Jump to content

Nominations for Tractor of the Month
Garden Tractors and Parts on eBay



Photo
- - - - -

Straw bales and cordwood


  • Please log in to reply
5 replies to this topic

#1 dryrun OFFLINE  

dryrun

    Tractorholic

  • Senior Member
  • Member No: 1559
  • 56 Thanks
  • 342 posts
  • Location: 6 miles northwest of ENGLISH, INDIANA

Posted December 09, 2010 - 03:47 PM

Has anybody ever built a cabin using either straw bales, or stacked cord wood. I am wanting to build a cabin for me and the MemSahib. Read that as; as cheap as possible, but with real good insulating properties. I have metal for roof, and posts etc to frame with, but am trying to decide if I am going to use conventional walls or try something different. Any opinions, ideas?

regards George

#2 MH81 ONLINE  

MH81

    Proud to be Deplorable

  • Staff Admin
  • Staff
  • -GTt Supporter-
  • Contributor
  • Member No: 802
  • 27,334 Thanks
  • 28,642 posts
  • Location: N. W. PA

Posted December 09, 2010 - 05:27 PM

You're not going to like the straw idea if it's use is going to be more than 1 year... ground moisture, bees, etc.

As for the cordwood, there are 100 yr old barns out there with a cement base & stacked wood/mud/cement walls.
Stovewood Barns - Michigan History - January February 1990
IDT you'll save much over t-111 or Treated plywood.

My dad has an old Chicken Coop that is 30 year old barn-painted chipboard. Just this year the wood went. If We'd kept up with the paint, it'd been good for longer. It is up a foot in the air on posts with a floor of 2" pine treated with used oil.
  • caseguy said thank you

#3 olcowhand ONLINE  

olcowhand

    Red Tractor Nut & Diesel Addict

  • Staff Admin
  • Staff
  • -GTt Supporter-
  • Sponsor
  • Contributor
  • Member No: 20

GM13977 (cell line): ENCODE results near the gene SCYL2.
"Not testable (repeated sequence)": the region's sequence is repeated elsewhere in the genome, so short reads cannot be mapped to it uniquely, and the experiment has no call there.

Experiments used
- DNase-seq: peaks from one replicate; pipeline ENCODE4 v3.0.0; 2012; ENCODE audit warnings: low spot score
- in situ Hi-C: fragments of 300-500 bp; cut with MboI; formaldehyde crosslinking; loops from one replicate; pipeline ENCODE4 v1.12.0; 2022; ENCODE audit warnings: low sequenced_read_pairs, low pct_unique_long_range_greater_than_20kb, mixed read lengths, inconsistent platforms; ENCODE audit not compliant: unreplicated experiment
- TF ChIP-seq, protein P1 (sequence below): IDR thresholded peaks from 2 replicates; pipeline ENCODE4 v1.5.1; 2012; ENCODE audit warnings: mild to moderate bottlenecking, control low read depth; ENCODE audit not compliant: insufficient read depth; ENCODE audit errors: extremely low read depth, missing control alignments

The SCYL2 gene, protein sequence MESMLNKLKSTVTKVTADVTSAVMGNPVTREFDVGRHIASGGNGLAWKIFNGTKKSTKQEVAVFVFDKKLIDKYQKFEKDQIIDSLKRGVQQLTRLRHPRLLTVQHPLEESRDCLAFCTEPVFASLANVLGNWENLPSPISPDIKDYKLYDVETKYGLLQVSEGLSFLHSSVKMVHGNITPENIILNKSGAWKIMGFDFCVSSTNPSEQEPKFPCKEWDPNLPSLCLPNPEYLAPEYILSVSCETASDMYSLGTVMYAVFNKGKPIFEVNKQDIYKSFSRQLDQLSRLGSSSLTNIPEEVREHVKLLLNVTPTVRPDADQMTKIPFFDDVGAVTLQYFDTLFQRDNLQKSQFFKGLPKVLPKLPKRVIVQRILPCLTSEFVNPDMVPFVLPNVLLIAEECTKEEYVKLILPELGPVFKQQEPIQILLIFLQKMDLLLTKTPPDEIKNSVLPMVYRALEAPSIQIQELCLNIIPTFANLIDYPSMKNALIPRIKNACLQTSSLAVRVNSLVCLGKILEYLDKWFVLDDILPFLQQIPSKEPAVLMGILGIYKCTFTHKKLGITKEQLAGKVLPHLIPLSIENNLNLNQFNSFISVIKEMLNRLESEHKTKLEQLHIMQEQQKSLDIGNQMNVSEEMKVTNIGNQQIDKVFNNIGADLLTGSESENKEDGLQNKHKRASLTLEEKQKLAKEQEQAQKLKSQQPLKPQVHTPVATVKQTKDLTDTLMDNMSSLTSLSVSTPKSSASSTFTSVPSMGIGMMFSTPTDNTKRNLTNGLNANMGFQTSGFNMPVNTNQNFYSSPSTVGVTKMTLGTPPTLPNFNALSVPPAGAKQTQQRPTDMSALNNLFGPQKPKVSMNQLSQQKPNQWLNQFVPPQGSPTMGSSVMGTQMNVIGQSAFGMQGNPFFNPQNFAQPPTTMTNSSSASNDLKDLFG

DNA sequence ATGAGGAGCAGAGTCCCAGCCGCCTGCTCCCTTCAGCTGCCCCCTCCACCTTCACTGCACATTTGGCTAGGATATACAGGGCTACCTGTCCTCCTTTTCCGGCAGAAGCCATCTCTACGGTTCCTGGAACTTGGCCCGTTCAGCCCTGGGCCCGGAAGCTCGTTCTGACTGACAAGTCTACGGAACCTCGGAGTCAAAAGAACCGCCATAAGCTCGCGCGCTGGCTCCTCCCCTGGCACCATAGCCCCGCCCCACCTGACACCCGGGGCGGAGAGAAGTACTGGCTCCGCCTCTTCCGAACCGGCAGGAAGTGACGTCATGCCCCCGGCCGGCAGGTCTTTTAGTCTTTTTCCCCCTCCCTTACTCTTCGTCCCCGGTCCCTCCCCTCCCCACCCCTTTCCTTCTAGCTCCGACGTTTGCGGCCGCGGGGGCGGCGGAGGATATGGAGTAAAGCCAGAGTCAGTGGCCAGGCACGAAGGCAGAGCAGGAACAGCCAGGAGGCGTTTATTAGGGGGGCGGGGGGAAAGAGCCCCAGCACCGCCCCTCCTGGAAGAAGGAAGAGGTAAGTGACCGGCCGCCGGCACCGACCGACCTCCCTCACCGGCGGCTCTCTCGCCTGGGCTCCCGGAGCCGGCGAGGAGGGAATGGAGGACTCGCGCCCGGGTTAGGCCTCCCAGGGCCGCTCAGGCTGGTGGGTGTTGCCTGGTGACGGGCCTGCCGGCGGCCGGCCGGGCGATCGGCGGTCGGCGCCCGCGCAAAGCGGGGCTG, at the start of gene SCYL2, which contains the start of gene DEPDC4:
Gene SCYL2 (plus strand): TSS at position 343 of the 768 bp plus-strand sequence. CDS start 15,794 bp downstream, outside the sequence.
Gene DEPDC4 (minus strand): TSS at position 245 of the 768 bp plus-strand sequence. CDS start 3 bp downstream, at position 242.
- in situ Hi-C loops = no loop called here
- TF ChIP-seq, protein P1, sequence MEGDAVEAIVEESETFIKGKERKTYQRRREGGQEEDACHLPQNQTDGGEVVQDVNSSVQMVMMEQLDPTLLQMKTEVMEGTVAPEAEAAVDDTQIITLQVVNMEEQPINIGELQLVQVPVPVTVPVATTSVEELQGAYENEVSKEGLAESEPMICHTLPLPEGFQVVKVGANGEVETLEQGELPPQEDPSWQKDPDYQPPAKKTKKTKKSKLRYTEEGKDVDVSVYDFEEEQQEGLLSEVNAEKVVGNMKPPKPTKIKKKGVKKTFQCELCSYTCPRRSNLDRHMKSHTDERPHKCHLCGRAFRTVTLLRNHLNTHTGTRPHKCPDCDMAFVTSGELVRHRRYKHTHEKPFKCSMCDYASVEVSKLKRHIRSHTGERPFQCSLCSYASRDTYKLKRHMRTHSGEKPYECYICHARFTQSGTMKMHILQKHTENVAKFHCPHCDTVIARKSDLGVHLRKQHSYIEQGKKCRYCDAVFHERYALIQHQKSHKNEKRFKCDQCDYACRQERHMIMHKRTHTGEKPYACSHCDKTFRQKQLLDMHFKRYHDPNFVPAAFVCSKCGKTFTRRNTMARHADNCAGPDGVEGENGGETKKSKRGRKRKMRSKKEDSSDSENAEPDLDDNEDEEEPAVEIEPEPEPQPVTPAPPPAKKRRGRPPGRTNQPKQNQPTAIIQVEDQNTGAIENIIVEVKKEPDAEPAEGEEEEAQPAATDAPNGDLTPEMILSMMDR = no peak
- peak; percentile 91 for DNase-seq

• 35,653 Thanks
  • 29,841 posts
  • Location: South Central Kentucky

Posted December 09, 2010 - 06:33 PM

Attached File  Cordwood Building.pdf   953.85KB   40 downloadsIf the attachment came through, it's a pdf on building with cordwood. He used LOTS of mortar, but you could use far less with tighter wood. Looks very interesting too! With good hardwood & preservative applied yearly, I think it would last indefinitely.

#4 olcowhand ONLINE  

olcowhand

    Red Tractor Nut & Diesel Addict

  • Staff Admin
  • Staff
  • -GTt Supporter-
  • Sponsor
  • Contributor
  • Member No: 20
  • 35,653 Thanks
  • 29,841 posts
  • Location: South Central Kentucky

Posted December 09, 2010 - 06:35 PM

Go here for more pdf's on the subject.
http://www.daycreek....l/cordicles.htm

#5 coldone OFFLINE  

coldone

    Tractorholic

  • Senior Member
  • -GTt Supporter-
  • Contributor
  • Member No: 839
  • 1,631 Thanks
  • 1,668 posts
  • Location: Central NC

Posted December 09, 2010 - 08:32 PM

I have seen a few articles on both, mast were associated with living off the grid. I just dont see alot of people building them, even in the web articles. Usually there is some draw back associated when a method does not take off with that crowd.

Just my $0.00002 pesos

#6 Reverend Blair OFFLINE  

Reverend Blair

    Tractorholic

  • Senior Member
  • Member No: 1659
  • 501 Thanks
  • 952 posts
  • Location: Winnipeg

Posted December 10, 2010 - 05:05 AM

Straw bale houses are still fairly popular in some places. I've watched some how-to's on them on television and they seem okay. The inside and outside are parged (concrete on the outside, plaster on the inside) and you can place bucks in wall openings to accept conventional doors and windows. They look like a lot more work than a conventional wood-framed building though.




Top